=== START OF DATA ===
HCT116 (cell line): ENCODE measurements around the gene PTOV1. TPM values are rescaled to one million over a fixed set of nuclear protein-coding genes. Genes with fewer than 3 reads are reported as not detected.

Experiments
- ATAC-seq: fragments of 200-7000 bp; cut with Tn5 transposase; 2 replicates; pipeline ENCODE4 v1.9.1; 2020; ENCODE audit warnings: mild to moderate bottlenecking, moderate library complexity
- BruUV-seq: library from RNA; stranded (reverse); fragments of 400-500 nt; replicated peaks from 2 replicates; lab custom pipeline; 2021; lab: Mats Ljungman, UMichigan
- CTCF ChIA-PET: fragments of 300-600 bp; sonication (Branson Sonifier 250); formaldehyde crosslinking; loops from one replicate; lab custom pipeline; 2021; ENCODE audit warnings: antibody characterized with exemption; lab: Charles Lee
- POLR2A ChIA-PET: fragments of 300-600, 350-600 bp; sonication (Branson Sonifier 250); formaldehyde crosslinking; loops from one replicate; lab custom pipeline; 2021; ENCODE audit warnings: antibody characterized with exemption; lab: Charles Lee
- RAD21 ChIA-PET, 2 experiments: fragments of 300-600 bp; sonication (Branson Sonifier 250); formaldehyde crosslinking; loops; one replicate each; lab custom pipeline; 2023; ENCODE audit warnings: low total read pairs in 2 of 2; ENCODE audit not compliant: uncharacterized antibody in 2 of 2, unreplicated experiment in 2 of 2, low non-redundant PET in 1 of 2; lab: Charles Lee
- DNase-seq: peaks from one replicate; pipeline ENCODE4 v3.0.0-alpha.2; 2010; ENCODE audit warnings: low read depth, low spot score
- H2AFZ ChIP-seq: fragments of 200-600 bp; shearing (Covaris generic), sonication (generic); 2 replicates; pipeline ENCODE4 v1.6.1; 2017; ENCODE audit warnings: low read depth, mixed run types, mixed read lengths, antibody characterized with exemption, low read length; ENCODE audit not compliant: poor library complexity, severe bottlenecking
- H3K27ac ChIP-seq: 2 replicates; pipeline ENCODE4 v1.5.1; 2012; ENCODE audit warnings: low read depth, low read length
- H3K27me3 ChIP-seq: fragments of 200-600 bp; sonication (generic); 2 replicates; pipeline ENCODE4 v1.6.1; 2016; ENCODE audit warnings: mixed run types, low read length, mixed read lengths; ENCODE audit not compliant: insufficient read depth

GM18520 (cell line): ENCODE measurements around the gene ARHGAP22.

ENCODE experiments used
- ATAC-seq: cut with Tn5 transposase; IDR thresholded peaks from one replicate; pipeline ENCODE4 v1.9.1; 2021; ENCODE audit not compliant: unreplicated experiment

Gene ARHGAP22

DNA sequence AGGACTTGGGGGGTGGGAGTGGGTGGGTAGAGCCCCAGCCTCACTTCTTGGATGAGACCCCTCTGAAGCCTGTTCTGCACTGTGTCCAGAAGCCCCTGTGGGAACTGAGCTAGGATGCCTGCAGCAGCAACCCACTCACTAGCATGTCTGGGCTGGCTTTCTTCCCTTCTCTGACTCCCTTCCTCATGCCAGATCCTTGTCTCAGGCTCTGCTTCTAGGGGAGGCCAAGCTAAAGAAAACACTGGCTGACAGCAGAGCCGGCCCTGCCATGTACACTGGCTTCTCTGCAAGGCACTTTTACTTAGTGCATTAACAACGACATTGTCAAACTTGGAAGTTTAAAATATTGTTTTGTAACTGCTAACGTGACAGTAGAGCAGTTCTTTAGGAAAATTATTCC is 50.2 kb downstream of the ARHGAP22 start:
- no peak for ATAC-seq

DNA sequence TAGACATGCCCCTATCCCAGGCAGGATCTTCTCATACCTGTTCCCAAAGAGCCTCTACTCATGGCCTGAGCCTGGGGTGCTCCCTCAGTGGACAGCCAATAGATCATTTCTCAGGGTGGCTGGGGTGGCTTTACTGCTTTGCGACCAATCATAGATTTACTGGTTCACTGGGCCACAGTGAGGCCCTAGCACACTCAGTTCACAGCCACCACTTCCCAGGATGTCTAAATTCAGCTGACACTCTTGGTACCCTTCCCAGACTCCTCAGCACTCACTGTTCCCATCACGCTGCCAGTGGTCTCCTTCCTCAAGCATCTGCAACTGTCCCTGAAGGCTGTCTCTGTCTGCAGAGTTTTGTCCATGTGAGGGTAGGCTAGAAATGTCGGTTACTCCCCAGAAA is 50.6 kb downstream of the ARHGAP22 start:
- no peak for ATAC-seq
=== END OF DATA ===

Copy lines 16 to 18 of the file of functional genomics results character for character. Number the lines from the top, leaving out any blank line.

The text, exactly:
DNA sequence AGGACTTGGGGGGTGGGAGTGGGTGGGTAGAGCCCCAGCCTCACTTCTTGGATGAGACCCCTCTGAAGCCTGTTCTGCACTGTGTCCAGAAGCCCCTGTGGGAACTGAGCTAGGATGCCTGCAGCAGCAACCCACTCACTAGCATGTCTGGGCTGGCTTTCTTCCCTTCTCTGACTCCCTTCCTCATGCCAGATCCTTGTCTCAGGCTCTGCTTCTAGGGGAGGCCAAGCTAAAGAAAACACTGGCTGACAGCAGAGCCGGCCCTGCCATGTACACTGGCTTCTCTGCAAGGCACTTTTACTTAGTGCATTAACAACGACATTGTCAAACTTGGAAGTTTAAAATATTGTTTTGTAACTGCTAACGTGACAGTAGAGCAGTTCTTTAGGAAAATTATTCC is 50.2 kb downstream of the ARHGAP22 start:
- no peak for ATAC-seq

DNA sequence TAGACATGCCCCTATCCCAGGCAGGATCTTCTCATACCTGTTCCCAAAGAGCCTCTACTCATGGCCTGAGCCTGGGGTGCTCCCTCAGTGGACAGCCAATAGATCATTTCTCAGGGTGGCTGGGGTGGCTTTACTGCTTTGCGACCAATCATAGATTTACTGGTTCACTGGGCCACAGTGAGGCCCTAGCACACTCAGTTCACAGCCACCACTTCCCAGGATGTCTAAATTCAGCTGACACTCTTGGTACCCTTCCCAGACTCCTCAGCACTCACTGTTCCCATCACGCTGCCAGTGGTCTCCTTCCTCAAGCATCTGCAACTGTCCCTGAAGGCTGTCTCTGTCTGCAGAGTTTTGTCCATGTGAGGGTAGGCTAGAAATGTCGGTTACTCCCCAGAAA is 50.6 kb downstream of the ARHGAP22 start: